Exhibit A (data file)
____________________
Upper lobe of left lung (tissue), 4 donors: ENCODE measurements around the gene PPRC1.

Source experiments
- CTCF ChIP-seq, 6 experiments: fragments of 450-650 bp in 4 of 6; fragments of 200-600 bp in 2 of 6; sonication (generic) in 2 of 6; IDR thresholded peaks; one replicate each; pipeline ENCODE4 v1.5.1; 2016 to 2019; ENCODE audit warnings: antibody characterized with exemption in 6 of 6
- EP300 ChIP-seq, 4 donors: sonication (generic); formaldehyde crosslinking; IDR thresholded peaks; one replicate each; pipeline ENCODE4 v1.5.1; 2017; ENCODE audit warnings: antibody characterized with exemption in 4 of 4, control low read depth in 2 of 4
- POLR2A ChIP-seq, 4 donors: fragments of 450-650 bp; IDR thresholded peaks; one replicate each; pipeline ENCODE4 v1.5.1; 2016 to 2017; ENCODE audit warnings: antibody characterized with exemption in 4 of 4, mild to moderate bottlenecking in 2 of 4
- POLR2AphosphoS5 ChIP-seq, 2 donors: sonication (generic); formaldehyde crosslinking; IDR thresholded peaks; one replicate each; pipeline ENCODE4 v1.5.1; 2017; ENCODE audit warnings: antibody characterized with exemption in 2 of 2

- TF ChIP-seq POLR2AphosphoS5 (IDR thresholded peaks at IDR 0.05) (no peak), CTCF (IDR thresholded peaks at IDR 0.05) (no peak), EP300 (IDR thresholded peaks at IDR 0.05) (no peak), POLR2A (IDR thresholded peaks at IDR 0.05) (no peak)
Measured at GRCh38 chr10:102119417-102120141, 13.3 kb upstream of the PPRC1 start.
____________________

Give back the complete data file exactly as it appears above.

Upper lobe of left lung (tissue), 4 donors: ENCODE measurements around the gene PPRC1.

Source experiments
- CTCF ChIP-seq, 6 experiments: fragments of 450-650 bp in 4 of 6; fragments of 200-600 bp in 2 of 6; sonication (generic) in 2 of 6; IDR thresholded peaks; one replicate each; pipeline ENCODE4 v1.5.1; 2016 to 2019; ENCODE audit warnings: antibody characterized with exemption in 6 of 6
- EP300 ChIP-seq, 4 donors: sonication (generic); formaldehyde crosslinking; IDR thresholded peaks; one replicate each; pipeline ENCODE4 v1.5.1; 2017; ENCODE audit warnings: antibody characterized with exemption in 4 of 4, control low read depth in 2 of 4
- POLR2A ChIP-seq, 4 donors: fragments of 450-650 bp; IDR thresholded peaks; one replicate each; pipeline ENCODE4 v1.5.1; 2016 to 2017; ENCODE audit warnings: antibody characterized with exemption in 4 of 4, mild to moderate bottlenecking in 2 of 4
- POLR2AphosphoS5 ChIP-seq, 2 donors: sonication (generic); formaldehyde crosslinking; IDR thresholded peaks; one replicate each; pipeline ENCODE4 v1.5.1; 2017; ENCODE audit warnings: antibody characterized with exemption in 2 of 2

- TF ChIP-seq POLR2AphosphoS5 (IDR thresholded peaks at IDR 0.05) (no peak), CTCF (IDR thresholded peaks at IDR 0.05) (no peak), EP300 (IDR thresholded peaks at IDR 0.05) (no peak), POLR2A (IDR thresholded peaks at IDR 0.05) (no peak)
Measured at GRCh38 chr10:102119417-102120141, 13.3 kb upstream of the PPRC1 start.